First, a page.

Covered bonds and securitization in the United States: bank liquidity, contracting, and regulation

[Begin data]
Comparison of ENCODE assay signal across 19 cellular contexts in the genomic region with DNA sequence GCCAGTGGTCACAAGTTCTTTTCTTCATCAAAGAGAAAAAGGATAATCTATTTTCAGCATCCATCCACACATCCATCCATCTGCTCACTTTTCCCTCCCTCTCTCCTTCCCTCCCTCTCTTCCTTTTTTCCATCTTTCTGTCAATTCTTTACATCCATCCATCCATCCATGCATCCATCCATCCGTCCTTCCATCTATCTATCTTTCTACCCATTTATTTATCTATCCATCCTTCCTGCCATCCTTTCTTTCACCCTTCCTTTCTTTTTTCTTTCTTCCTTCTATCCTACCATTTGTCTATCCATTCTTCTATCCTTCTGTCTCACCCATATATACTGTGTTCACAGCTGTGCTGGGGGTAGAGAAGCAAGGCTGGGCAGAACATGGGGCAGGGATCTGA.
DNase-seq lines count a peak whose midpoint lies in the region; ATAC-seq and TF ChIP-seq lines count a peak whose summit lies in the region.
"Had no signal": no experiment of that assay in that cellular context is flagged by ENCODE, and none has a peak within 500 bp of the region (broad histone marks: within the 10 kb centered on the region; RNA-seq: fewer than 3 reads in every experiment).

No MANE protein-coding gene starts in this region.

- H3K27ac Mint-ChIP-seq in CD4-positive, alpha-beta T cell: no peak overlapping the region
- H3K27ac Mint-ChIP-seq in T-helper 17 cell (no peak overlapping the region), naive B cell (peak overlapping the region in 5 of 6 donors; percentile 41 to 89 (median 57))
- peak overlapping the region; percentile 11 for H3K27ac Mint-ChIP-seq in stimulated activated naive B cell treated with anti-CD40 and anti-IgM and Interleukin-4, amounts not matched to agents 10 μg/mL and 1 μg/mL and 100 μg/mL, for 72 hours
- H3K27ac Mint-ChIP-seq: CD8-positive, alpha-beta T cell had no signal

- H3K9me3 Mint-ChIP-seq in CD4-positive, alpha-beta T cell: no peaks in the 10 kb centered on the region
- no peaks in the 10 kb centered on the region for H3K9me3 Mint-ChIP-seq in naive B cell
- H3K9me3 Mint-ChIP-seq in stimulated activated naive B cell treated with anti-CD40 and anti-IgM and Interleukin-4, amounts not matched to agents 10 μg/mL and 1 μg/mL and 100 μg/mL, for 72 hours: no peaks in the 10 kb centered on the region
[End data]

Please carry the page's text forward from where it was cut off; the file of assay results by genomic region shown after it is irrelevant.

This dissertation explores how and to what extent regulations and contractual covenants impact the pricing of securitized assets and value as a source of financing. The first essay exploits the unique structure and regulatory treatment of U.S. covered bonds to examine the impact of regulatory uncertainty on bond prices. We find that investors require an incremental spread as compensation for uncertainty about the legal status of covered bonds in the event of default. The spread occurs because regulatory outcomes may adversely impact cash flows to investors, and it is not driven by traditional measures of systematic risk. The second essay empirically tests optimal security design in commercial mortgage backed security (CMBS) markets. Focusing on the role of the B-piece investor, this essay examines the link between risk retention, incentives to screen, and the loss severity of CMBS collateral pools. We find that ex-ante B-piece investor characteristics and deal structure both help to predict ex-post loss severity.